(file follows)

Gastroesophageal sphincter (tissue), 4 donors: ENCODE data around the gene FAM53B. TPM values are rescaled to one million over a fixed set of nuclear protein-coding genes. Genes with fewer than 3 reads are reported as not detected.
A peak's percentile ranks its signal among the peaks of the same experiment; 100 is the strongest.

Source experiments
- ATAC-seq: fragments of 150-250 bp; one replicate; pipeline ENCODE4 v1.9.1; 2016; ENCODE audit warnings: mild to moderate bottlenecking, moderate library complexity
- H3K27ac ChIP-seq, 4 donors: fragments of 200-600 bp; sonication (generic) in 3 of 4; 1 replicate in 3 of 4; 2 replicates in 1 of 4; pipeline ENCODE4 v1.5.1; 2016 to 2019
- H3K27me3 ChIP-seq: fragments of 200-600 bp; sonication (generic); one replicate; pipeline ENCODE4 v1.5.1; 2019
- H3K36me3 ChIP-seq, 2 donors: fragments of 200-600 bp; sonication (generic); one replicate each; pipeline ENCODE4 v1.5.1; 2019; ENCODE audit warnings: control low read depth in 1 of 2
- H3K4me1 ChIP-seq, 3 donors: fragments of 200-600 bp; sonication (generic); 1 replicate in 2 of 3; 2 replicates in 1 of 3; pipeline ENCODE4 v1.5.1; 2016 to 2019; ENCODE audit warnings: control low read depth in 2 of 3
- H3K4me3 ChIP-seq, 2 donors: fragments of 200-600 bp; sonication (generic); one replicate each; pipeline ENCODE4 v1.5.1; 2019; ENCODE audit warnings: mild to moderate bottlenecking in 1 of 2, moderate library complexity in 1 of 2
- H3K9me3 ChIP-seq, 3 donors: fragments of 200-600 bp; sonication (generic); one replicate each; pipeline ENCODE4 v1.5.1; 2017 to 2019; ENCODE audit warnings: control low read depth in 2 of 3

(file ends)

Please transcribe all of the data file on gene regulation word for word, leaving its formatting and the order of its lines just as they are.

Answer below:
Gastroesophageal sphincter (tissue), 4 donors: ENCODE data around the gene FAM53B. TPM values are rescaled to one million over a fixed set of nuclear protein-coding genes. Genes with fewer than 3 reads are reported as not detected.
A peak's percentile ranks its signal among the peaks of the same experiment; 100 is the strongest.

Source experiments
- ATAC-seq: fragments of 150-250 bp; one replicate; pipeline ENCODE4 v1.9.1; 2016; ENCODE audit warnings: mild to moderate bottlenecking, moderate library complexity
- H3K27ac ChIP-seq, 4 donors: fragments of 200-600 bp; sonication (generic) in 3 of 4; 1 replicate in 3 of 4; 2 replicates in 1 of 4; pipeline ENCODE4 v1.5.1; 2016 to 2019
- H3K27me3 ChIP-seq: fragments of 200-600 bp; sonication (generic); one replicate; pipeline ENCODE4 v1.5.1; 2019
- H3K36me3 ChIP-seq, 2 donors: fragments of 200-600 bp; sonication (generic); one replicate each; pipeline ENCODE4 v1.5.1; 2019; ENCODE audit warnings: control low read depth in 1 of 2
- H3K4me1 ChIP-seq, 3 donors: fragments of 200-600 bp; sonication (generic); 1 replicate in 2 of 3; 2 replicates in 1 of 3; pipeline ENCODE4 v1.5.1; 2016 to 2019; ENCODE audit warnings: control low read depth in 2 of 3
- H3K4me3 ChIP-seq, 2 donors: fragments of 200-600 bp; sonication (generic); one replicate each; pipeline ENCODE4 v1.5.1; 2019; ENCODE audit warnings: mild to moderate bottlenecking in 1 of 2, moderate library complexity in 1 of 2
- H3K9me3 ChIP-seq, 3 donors: fragments of 200-600 bp; sonication (generic); one replicate each; pipeline ENCODE4 v1.5.1; 2017 to 2019; ENCODE audit warnings: control low read depth in 2 of 3